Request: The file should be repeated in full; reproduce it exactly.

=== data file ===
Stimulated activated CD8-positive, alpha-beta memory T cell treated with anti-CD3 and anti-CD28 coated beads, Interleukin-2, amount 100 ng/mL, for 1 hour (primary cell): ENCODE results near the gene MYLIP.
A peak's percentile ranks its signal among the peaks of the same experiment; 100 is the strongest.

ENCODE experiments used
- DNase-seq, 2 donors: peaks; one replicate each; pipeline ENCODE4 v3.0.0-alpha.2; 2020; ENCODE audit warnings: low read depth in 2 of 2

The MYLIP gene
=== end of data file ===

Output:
Stimulated activated CD8-positive, alpha-beta memory T cell treated with anti-CD3 and anti-CD28 coated beads, Interleukin-2, amount 100 ng/mL, for 1 hour (primary cell): ENCODE results near the gene MYLIP.
A peak's percentile ranks its signal among the peaks of the same experiment; 100 is the strongest.

ENCODE experiments used
- DNase-seq, 2 donors: peaks; one replicate each; pipeline ENCODE4 v3.0.0-alpha.2; 2020; ENCODE audit warnings: low read depth in 2 of 2

The MYLIP gene